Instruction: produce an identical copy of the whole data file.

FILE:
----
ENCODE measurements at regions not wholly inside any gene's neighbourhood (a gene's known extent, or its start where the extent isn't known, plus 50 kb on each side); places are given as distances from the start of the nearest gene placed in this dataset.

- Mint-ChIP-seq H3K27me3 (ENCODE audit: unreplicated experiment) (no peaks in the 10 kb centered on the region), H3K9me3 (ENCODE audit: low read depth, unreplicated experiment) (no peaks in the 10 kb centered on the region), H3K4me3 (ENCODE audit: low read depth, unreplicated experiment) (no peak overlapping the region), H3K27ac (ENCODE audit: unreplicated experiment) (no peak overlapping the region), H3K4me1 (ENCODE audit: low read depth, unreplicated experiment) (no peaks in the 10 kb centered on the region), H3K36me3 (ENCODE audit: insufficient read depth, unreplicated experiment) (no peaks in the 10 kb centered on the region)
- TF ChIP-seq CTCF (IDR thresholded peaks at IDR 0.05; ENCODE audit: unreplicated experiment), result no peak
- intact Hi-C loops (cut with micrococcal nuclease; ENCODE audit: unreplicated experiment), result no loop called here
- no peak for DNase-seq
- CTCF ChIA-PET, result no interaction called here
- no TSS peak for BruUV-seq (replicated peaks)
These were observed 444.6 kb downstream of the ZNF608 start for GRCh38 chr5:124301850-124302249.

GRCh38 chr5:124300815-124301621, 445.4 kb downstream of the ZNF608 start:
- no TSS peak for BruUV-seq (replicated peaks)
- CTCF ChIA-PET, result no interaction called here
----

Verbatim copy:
ENCODE measurements at regions not wholly inside any gene's neighbourhood (a gene's known extent, or its start where the extent isn't known, plus 50 kb on each side); places are given as distances from the start of the nearest gene placed in this dataset.

- Mint-ChIP-seq H3K27me3 (ENCODE audit: unreplicated experiment) (no peaks in the 10 kb centered on the region), H3K9me3 (ENCODE audit: low read depth, unreplicated experiment) (no peaks in the 10 kb centered on the region), H3K4me3 (ENCODE audit: low read depth, unreplicated experiment) (no peak overlapping the region), H3K27ac (ENCODE audit: unreplicated experiment) (no peak overlapping the region), H3K4me1 (ENCODE audit: low read depth, unreplicated experiment) (no peaks in the 10 kb centered on the region), H3K36me3 (ENCODE audit: insufficient read depth, unreplicated experiment) (no peaks in the 10 kb centered on the region)
- TF ChIP-seq CTCF (IDR thresholded peaks at IDR 0.05; ENCODE audit: unreplicated experiment), result no peak
- intact Hi-C loops (cut with micrococcal nuclease; ENCODE audit: unreplicated experiment), result no loop called here
- no peak for DNase-seq
- CTCF ChIA-PET, result no interaction called here
- no TSS peak for BruUV-seq (replicated peaks)
These were observed 444.6 kb downstream of the ZNF608 start for GRCh38 chr5:124301850-124302249.

GRCh38 chr5:124300815-124301621, 445.4 kb downstream of the ZNF608 start:
- no TSS peak for BruUV-seq (replicated peaks)
- CTCF ChIA-PET, result no interaction called here